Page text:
Your next travel destination may be just a flight away, but not when you’re on board this aircraft in Costa Rica. Notorious for never really taking off, find out why this aircraft is still fully booked. By Deepali Sharma
In the coastal rainforest of Manuel Antonio Park with the huge with the enormous Pacific Ocean on the periphery, you will find an unbelievable wonder. A skeleton of Boeing 727 stands in the middle of nowhere, with a fresh coat of red, looking as if it would just take to the skies. This however, never is the case.
This is a real Boeing 727, that has now retired from the runway to be refurbished as a luxury hotel beyond your wildest imagination. Hotel Costa Verde in Costa Rica holds the position of being the most iconic hotels of all times. One of the numerous services on board is a plush Boeing 727 fuselage luxurious suite. The suite is accompanied with an extraordinary restaurant carved out of the Aéropostale aircraft, a ‘Cockpit Cottage’ and a rail road car-turned-restaurant.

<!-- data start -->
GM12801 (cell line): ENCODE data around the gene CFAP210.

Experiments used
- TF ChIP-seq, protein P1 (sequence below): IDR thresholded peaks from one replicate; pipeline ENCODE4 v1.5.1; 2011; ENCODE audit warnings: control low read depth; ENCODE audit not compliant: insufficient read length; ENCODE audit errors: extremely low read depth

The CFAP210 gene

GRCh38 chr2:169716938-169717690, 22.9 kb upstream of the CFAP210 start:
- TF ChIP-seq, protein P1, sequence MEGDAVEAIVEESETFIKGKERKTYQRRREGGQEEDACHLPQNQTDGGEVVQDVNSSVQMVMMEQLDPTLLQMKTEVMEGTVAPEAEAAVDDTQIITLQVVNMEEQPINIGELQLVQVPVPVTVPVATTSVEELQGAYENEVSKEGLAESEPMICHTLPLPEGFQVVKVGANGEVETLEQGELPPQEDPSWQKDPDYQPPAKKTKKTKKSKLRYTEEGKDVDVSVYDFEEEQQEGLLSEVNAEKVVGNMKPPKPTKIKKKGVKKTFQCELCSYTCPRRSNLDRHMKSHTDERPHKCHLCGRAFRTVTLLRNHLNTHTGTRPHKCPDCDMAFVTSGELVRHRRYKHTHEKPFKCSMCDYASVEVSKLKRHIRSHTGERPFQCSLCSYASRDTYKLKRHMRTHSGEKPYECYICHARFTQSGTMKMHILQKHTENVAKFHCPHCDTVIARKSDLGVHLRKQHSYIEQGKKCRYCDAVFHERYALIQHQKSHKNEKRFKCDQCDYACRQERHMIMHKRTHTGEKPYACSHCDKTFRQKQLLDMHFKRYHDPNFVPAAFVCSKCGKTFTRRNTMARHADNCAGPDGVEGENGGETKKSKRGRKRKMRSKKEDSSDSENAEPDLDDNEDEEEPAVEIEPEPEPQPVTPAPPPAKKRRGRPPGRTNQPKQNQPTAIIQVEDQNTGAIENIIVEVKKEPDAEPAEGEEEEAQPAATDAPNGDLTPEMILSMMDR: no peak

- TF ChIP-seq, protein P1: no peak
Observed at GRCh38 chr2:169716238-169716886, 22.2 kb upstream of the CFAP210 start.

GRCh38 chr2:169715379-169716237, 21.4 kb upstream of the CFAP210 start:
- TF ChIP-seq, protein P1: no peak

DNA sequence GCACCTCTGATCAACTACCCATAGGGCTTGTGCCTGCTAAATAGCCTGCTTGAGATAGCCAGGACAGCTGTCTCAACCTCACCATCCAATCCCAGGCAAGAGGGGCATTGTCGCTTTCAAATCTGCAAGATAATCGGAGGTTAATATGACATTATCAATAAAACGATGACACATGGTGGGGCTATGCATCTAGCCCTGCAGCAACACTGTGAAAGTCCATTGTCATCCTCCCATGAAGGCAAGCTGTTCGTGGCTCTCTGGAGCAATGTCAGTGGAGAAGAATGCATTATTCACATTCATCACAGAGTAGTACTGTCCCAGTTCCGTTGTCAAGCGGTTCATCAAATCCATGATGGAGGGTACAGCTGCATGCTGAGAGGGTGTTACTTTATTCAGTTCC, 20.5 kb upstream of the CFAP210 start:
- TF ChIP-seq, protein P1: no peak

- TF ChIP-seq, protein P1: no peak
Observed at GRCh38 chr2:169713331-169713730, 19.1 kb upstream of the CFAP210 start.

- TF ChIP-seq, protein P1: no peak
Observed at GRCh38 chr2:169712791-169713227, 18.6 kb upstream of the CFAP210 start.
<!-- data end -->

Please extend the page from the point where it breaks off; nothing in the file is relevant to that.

The giant fuselage is nestled on the 50-foot pedestal that forms a canopy a canopy out of the jungle. The unconventional structure is designed in a way to provide a hard wood deck for the floor, scenic views of the colossal ocean, and the lush green jungle below.
The airplane boasts handcrafted interior furnishing adorned with teak furniture from Java, Indonesia. The picturesque entry to the fuselage further enhances the beauty of the skeleton. There’s a private entrance up a river rock, a spiral staircase, and a 360-degree view of the surrounding gardens and ocean.
What could have been a long-forgotten airplane, has kept its original cabin windows intact in the private bedrooms. At sunset, you can take your wine up to the wide terrace and enjoy a glass while giving company to sloths, toucans and monkeys hanging from nearby trees, then move down to the ‘Cockpit Cottage’, a restaurant that can only be accessed through a suspension bridge in the middle of the jungle.
This former globetrotter once soared on routes conducted by South Africa Air and the Colombian aviation company, Avianca Airlines, but now sits patiently waiting to take guests on an experiential journey, albeit without moving an inch.